One limitation on the minimum airflow setpoint for the VAV box is the controllability of the box. Manufacturers list a minimum recommended airflow setpoint for each box size but the actual controllable minimum setpoint is usually much lower. The controllable minimum is a function of the design of the flow probe and the accuracy and precision off the digital conversion of the flow signal at the controller.

Technically, how does the flow measurement work? The equipment to measure directly the airflow velocity is way to expensive. Instead, the most often we find a probe in the air stream designed to sense total pressure on one side and static pressure on the other.

Total pressure=Static pressure+Velocity pressure

*
Figure 3: Pressure probe*

The two pressures are connected to a sensor that will provide an air pressure signal that is proportional to the differential pressure of the airflow through the box. This differential pressure (DP) is the velocity pressure. This will help us calculate the velocity air flow. Here is the mathematical formula:

- V is in feet per minute (fpm)
- 4005 is a constant specific to this equation
- DP is in inches water column (w.c.)

Now to calculate the air flow:

- Q is in CFM (cubic feet per minute)
- V is in feet per minute (fpm)
- Area (Duct cross sectional) is in square feet.

For example, if we have an 8 inch VAV box and we want to calculate the minimum CFM:

There is a rule of thumb saying that the minimum differential pressure the probes can measure is 0.03 ˮ w.c.

Those formulas are really just theoretical. Indeed, in normal conditions the air supply to the ATU is not at presumed conditions of temperature, humidity and at sea level. It also assumes a laminar flow at the measuring point. The recommendation is 5 to 6 time the duct diameter before the probes. But in reality we don’t have this amount of space.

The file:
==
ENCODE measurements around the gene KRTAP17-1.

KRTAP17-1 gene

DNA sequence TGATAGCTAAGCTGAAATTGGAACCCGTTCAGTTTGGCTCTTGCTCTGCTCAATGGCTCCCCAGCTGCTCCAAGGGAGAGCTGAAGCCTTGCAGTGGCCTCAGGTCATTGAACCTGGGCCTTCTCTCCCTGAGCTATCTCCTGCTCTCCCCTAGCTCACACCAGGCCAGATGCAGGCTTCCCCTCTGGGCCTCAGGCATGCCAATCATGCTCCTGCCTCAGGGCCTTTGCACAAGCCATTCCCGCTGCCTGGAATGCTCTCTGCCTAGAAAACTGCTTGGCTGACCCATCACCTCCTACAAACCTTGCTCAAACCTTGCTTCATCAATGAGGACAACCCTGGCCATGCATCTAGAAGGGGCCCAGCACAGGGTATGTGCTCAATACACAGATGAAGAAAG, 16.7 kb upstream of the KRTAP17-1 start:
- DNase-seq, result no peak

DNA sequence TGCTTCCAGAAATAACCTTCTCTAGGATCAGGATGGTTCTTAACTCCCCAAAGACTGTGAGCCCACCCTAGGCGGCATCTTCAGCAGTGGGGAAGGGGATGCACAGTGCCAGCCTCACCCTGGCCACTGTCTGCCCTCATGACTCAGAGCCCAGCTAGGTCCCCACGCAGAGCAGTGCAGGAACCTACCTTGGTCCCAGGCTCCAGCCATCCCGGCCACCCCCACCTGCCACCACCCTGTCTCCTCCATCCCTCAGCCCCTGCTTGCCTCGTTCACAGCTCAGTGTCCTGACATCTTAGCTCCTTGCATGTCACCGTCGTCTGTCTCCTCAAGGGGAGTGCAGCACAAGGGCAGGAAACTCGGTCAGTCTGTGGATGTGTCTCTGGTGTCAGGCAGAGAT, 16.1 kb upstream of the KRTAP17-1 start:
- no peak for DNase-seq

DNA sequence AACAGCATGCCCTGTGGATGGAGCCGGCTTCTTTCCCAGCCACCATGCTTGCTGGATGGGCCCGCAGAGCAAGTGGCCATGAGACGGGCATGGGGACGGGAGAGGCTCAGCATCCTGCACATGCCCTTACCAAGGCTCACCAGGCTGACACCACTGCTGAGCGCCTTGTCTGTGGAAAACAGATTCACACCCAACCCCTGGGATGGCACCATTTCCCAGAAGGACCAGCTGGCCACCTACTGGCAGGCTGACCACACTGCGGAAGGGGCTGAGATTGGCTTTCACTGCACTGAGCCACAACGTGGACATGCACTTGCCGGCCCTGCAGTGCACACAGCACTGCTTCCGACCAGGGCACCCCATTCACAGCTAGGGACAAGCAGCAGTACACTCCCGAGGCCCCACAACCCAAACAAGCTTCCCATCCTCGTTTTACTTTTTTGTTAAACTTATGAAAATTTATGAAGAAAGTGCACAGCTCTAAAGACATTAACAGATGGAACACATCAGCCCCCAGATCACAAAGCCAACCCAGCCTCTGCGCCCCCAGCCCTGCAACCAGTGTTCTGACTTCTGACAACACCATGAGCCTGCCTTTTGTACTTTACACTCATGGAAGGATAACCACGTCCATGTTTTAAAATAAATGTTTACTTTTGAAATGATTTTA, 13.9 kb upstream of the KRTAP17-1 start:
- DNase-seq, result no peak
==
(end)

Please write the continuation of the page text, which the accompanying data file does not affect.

This is the reason why VAV box manufacturers introduce the K factor. This constant is a representative of the duct area, geometry and dynamics of the pitot tube. It’s a number which can correct those real world issues and it’s done differently between manufacturers. The greater the K factor, the lower the controllable minimum. Now to calculate the flow we use this formula:

- 4005 is a constant specific to this equation
- DP is in inches water column (w.c.)
- Q is in CFM
- Area (Duct cross sectional) is in square feet.

For the same 8 inch VAV box we obtain this corrected flow:

I will use the K constant from a VAV box manufacturer.

# How to use the K factor?

The K factor can help you choose the best range transducer for the pressure measurement. Indeed, if we have an 8 inch VAV box from the same manufacturer the maximum cfm is 1100 cfm. With the formula we can calculate the maximum velocity pressure we will have to measure.

*Figure 4 Appendix B: VAV Controller Flow Calculation Constants (Johnson Controls)*

Rearranging the previous formula allows calculation of the differential pressure or the velocity pressure.

This will require an 0 to 1.5ˮ w.c. (0 to 375 Pa) range transducer.

But remember flow constants are based on laboratory data. Actual jobsite cfm readings may differ due to the accuracy of the balancer’s flow measurement equipment and due to turbulence and leakage.

The k factor is also use by the balancing crew. They will put the k factor in the controller and measure the air flow from the diffuser. They should get the same result at a differential pressure of 1 in w.c. from the chart. If not they would be changing up or down the correction factor until the flow reading matches the chart.